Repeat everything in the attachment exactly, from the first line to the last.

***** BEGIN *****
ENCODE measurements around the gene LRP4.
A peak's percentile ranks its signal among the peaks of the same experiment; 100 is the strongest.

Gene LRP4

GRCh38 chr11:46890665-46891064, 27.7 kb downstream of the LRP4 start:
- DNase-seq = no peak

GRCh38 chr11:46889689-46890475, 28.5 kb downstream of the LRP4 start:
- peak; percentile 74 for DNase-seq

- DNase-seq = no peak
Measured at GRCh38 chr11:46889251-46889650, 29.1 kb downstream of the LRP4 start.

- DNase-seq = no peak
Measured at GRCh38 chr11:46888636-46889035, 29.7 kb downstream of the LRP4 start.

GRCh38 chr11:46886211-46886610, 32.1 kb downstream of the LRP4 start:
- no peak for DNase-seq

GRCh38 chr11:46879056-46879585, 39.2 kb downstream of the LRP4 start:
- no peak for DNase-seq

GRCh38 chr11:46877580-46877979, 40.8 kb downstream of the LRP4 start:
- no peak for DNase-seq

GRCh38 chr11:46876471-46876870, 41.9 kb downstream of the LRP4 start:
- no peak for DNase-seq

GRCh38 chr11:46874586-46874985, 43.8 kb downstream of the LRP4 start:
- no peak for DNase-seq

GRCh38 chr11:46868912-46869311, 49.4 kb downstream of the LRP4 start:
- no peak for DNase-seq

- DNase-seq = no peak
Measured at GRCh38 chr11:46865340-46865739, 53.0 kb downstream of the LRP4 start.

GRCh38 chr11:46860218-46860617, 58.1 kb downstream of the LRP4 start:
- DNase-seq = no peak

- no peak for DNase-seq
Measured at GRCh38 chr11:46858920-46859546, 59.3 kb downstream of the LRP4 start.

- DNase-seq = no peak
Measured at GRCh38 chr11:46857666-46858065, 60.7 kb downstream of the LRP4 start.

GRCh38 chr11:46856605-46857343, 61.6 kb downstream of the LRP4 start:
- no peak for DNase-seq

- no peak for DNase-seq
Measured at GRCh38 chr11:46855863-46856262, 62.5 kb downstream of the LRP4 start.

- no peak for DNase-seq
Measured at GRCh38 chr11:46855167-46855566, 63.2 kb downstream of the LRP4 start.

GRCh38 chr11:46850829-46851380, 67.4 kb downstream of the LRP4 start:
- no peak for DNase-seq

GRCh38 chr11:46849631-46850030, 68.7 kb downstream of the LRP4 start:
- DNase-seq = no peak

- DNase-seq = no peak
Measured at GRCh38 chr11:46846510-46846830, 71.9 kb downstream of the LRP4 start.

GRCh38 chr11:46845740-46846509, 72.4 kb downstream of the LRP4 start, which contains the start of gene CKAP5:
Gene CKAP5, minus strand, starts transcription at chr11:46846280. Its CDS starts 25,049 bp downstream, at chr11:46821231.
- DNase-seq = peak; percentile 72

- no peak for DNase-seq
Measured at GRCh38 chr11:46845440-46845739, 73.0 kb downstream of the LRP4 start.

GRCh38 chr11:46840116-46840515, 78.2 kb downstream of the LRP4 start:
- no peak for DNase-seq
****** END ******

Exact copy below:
ENCODE measurements around the gene LRP4.
A peak's percentile ranks its signal among the peaks of the same experiment; 100 is the strongest.

Gene LRP4

GRCh38 chr11:46890665-46891064, 27.7 kb downstream of the LRP4 start:
- DNase-seq = no peak

GRCh38 chr11:46889689-46890475, 28.5 kb downstream of the LRP4 start:
- peak; percentile 74 for DNase-seq

- DNase-seq = no peak
Measured at GRCh38 chr11:46889251-46889650, 29.1 kb downstream of the LRP4 start.

- DNase-seq = no peak
Measured at GRCh38 chr11:46888636-46889035, 29.7 kb downstream of the LRP4 start.

GRCh38 chr11:46886211-46886610, 32.1 kb downstream of the LRP4 start:
- no peak for DNase-seq

GRCh38 chr11:46879056-46879585, 39.2 kb downstream of the LRP4 start:
- no peak for DNase-seq

GRCh38 chr11:46877580-46877979, 40.8 kb downstream of the LRP4 start:
- no peak for DNase-seq

GRCh38 chr11:46876471-46876870, 41.9 kb downstream of the LRP4 start:
- no peak for DNase-seq

GRCh38 chr11:46874586-46874985, 43.8 kb downstream of the LRP4 start:
- no peak for DNase-seq

GRCh38 chr11:46868912-46869311, 49.4 kb downstream of the LRP4 start:
- no peak for DNase-seq

- DNase-seq = no peak
Measured at GRCh38 chr11:46865340-46865739, 53.0 kb downstream of the LRP4 start.

GRCh38 chr11:46860218-46860617, 58.1 kb downstream of the LRP4 start:
- DNase-seq = no peak

- no peak for DNase-seq
Measured at GRCh38 chr11:46858920-46859546, 59.3 kb downstream of the LRP4 start.

- DNase-seq = no peak
Measured at GRCh38 chr11:46857666-46858065, 60.7 kb downstream of the LRP4 start.

GRCh38 chr11:46856605-46857343, 61.6 kb downstream of the LRP4 start:
- no peak for DNase-seq

- no peak for DNase-seq
Measured at GRCh38 chr11:46855863-46856262, 62.5 kb downstream of the LRP4 start.

- no peak for DNase-seq
Measured at GRCh38 chr11:46855167-46855566, 63.2 kb downstream of the LRP4 start.

GRCh38 chr11:46850829-46851380, 67.4 kb downstream of the LRP4 start:
- no peak for DNase-seq

GRCh38 chr11:46849631-46850030, 68.7 kb downstream of the LRP4 start:
- DNase-seq = no peak

- DNase-seq = no peak
Measured at GRCh38 chr11:46846510-46846830, 71.9 kb downstream of the LRP4 start.

GRCh38 chr11:46845740-46846509, 72.4 kb downstream of the LRP4 start, which contains the start of gene CKAP5:
Gene CKAP5, minus strand, starts transcription at chr11:46846280. Its CDS starts 25,049 bp downstream, at chr11:46821231.
- DNase-seq = peak; percentile 72

- no peak for DNase-seq
Measured at GRCh38 chr11:46845440-46845739, 73.0 kb downstream of the LRP4 start.

GRCh38 chr11:46840116-46840515, 78.2 kb downstream of the LRP4 start:
- no peak for DNase-seq